Contemporary Approaches to Teaching Panel Q &A response

This is the fourth in a series of articles following our recent event Contemporary Approaches to Teaching –December 10th responding to questions raised by participants.

While the panel was able to respond to some of the questions on the day, there wasn’t time to address them all.  To enable all questions to receive a response we will be posting them on the blog over the coming weeks.

We would be really interested in receiving your comments and feedback about the questions, the panel responses and your own experience.

This week’s question:

“Stanley Pogrow (2009) suggests that teachers should try ‘teaching content outrageously’.

The idea is that teachers grab students attention (“what’s going on here!?”) then deliver the key messages through outrageousness. This can involve the use of props, teaching in character (e.g. “second-hand car salesman”), improvised drama/accents and humour.  Pogrow’s avant-garde methods are real ‘Marmite’ stuff; you either love them or hate them according to reviewers. They are also for teaching at school level (US grades 7-12).

Is there a place for Pogrow’s methods in higher education?”

A response to this question was provided by: Graham Holden – University Head of Learning, Brian Irwin – Head of Technology Enhanced Learning (TEL) and  Eddie Mighten – Principal lecturer in Health and Wellbeing


from SHU photo library

So the answer has to be that, providing ‘teaching content outrageously’ is conducted in the right (professional) way, then there is a place for this in the classroom as part a carefully designed and planned learning experience.  If we are to create a challenging and stimulating learning and teaching environment then we must focus on the quality (what we do in the class room) not just the quantity (the fact that you are there) of contact time.  We need to think differently about how we interact with our students both in and out the classroom, designing and delivering learning experiences that challenge and stimulate our students.  Bringing in actors, role playing, simulation or games (my more moderate view of teaching outrageously – sorry but I have a responsibility for quality as well as teaching) all of which challenge students to engage with a situation, concept from a different perspective, are just some of the ways we can achieve this.”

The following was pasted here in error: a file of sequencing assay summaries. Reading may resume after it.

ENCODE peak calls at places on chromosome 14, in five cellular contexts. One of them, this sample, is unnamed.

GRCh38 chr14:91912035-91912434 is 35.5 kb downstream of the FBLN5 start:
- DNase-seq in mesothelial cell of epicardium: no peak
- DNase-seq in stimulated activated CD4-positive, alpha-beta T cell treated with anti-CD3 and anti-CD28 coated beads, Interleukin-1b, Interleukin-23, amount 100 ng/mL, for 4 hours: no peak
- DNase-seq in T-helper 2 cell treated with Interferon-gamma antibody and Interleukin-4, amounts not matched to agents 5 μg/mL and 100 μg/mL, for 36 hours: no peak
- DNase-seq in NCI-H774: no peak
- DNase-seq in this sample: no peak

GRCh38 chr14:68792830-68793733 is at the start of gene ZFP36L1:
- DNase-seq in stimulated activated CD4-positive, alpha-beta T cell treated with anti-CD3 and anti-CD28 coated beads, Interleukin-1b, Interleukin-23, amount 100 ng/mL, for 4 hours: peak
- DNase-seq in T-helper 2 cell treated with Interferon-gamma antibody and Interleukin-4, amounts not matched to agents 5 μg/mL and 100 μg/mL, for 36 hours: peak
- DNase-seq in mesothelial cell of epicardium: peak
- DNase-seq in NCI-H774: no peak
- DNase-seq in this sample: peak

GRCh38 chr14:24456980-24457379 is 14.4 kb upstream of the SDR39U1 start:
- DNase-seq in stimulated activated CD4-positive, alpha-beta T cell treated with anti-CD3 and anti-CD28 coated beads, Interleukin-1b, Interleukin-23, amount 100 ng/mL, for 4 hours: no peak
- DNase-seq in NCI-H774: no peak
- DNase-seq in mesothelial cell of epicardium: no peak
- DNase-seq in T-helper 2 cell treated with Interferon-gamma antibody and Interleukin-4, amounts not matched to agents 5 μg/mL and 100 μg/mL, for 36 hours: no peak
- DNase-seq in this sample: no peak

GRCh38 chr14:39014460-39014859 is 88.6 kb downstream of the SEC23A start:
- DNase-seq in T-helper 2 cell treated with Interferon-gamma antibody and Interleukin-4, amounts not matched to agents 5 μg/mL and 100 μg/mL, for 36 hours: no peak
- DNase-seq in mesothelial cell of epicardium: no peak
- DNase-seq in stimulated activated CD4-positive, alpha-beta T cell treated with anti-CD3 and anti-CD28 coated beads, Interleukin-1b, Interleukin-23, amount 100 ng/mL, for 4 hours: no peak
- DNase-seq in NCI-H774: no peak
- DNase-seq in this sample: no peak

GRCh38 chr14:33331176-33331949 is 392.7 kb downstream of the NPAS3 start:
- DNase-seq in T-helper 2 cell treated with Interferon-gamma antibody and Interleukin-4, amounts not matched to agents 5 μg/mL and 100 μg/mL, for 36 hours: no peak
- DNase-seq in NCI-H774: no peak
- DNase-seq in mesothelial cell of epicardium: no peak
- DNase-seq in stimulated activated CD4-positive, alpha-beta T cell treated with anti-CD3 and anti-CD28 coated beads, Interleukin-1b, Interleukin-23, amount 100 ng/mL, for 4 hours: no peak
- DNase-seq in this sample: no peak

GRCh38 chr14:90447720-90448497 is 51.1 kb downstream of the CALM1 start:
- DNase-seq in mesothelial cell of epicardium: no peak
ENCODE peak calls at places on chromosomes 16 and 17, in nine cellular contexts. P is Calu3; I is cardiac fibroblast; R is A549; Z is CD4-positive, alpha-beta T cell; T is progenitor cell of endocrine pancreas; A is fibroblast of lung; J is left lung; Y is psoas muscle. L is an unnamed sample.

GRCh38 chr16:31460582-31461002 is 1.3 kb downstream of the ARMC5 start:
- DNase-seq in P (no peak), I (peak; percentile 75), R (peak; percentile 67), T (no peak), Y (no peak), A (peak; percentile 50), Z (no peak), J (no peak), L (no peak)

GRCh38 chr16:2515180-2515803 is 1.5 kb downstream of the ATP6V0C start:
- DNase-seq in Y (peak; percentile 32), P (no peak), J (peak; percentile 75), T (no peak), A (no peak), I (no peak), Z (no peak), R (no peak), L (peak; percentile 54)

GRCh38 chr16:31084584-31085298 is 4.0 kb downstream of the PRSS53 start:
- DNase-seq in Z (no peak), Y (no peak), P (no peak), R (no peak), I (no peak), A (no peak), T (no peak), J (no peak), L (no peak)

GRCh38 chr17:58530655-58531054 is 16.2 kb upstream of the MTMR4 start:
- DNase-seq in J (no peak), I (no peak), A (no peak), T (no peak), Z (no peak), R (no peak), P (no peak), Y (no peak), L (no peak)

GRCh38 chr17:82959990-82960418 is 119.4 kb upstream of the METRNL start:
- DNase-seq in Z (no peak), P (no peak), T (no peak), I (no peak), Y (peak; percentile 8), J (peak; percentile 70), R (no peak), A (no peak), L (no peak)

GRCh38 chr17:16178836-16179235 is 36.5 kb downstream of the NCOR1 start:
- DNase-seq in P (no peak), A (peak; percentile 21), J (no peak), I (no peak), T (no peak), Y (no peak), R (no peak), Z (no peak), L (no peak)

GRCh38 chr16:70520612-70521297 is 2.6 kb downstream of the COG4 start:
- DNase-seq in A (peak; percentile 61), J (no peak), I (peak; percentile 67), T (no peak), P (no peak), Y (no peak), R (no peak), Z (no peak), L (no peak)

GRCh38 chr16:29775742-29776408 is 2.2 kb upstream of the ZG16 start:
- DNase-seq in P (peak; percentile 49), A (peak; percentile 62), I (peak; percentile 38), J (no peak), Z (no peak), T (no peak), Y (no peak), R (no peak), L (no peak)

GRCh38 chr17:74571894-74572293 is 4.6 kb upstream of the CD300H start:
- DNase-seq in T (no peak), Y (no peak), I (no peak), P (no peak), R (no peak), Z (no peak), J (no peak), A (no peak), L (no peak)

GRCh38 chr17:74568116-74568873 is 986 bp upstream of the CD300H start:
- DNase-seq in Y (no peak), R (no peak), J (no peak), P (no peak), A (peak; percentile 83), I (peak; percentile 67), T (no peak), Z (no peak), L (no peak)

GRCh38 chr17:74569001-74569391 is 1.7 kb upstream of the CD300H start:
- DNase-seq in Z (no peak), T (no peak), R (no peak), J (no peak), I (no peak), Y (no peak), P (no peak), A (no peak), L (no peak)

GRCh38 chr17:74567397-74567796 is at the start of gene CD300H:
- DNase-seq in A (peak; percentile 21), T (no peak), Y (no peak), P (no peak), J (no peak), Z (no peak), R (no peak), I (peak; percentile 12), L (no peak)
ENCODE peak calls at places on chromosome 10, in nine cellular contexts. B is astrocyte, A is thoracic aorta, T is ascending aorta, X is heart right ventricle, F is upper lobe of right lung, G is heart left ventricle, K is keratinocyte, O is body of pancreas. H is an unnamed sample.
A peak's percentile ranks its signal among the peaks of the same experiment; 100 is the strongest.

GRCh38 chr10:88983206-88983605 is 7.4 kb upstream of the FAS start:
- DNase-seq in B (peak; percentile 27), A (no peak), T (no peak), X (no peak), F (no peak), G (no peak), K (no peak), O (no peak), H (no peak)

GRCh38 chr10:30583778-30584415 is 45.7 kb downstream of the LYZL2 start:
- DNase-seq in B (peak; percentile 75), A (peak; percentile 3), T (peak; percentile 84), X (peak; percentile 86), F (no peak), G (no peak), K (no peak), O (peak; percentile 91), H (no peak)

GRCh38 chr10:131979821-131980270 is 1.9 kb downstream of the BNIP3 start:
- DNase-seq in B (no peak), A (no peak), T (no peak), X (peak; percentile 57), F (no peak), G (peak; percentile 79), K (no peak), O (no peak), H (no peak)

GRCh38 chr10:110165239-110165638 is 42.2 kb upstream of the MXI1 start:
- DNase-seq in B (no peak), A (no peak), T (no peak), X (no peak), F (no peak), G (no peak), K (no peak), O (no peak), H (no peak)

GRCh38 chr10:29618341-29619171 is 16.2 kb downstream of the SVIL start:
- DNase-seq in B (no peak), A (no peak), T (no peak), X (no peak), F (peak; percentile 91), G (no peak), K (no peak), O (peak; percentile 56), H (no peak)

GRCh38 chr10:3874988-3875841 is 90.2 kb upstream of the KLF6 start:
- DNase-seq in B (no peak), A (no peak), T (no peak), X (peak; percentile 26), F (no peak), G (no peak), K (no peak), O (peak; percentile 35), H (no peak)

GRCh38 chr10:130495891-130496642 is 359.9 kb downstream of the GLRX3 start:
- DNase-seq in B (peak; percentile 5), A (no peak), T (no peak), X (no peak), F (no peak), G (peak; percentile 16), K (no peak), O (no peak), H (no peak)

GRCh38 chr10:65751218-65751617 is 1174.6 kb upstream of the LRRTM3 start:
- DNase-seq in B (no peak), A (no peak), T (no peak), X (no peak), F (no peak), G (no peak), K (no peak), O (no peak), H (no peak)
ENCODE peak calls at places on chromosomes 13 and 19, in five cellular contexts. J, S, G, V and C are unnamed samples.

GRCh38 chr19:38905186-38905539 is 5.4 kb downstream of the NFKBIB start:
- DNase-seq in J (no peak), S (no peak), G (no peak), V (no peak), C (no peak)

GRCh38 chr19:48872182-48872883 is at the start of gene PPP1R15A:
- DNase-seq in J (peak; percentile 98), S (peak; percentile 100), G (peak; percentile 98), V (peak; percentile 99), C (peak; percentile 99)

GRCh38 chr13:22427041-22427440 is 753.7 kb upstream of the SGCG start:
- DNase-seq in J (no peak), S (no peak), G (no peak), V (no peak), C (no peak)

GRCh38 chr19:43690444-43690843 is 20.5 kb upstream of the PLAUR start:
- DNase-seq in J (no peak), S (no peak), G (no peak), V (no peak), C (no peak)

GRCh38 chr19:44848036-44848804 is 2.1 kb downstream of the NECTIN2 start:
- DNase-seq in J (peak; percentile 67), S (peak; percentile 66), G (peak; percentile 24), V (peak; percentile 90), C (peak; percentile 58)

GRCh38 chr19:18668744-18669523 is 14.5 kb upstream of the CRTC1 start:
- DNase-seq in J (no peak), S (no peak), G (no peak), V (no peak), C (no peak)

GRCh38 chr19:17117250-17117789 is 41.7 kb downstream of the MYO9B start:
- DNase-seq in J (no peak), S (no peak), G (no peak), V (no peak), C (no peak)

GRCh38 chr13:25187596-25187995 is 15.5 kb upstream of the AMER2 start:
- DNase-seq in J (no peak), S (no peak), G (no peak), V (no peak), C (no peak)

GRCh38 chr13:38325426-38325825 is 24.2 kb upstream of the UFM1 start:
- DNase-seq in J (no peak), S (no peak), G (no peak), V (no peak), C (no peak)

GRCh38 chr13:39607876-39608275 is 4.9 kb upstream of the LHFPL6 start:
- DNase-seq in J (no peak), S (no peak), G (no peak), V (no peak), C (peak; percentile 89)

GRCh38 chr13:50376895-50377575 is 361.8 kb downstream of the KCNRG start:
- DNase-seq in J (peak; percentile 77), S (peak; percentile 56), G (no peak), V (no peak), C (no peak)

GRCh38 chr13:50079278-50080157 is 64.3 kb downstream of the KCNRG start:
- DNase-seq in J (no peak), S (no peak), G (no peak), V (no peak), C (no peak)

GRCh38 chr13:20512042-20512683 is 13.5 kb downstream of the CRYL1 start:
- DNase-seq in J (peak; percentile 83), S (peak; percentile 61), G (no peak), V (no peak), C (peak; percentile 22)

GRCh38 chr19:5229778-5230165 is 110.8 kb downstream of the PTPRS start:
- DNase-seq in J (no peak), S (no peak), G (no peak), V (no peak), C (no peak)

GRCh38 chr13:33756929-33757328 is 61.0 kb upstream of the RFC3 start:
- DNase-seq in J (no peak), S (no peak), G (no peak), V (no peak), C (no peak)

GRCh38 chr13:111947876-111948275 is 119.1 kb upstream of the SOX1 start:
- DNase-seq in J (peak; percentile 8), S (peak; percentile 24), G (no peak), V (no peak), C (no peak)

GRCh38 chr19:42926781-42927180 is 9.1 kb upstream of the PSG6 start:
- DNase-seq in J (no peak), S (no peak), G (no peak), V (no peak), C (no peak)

Brian agreed that there may be a place for these methods “I believe students value teaching that mirrors the lecturer’s personality. I’ve heard of some teachers doing fairly unusual things that students loved but equally I could see they would find it quite annoying with a different lecturer.  Students have expressed to us that they appreciate variety in lectures – different ways of presenting the lecture, engaging students with it and getting across the key content are valuable.  However more important than that is lecturers they can make a connection with, who they feel really care about them.  So yes there is a place for Pogrow’s methods in higher education but this is largely dependent on the lecturer themselves, their comfort level with it and their personality.”

Eddie said “Sounds like Stanley might have a career in entertainment but teaching is a little bit more complex than being outrageous.   Having worked in a number of industries I would say teaching is one of the quintessential crafts that needs to be developed and honed.

None of us own any ideas but in order to engage our students we have to stay true to ourselves and stay true to the profession which is about learning.”



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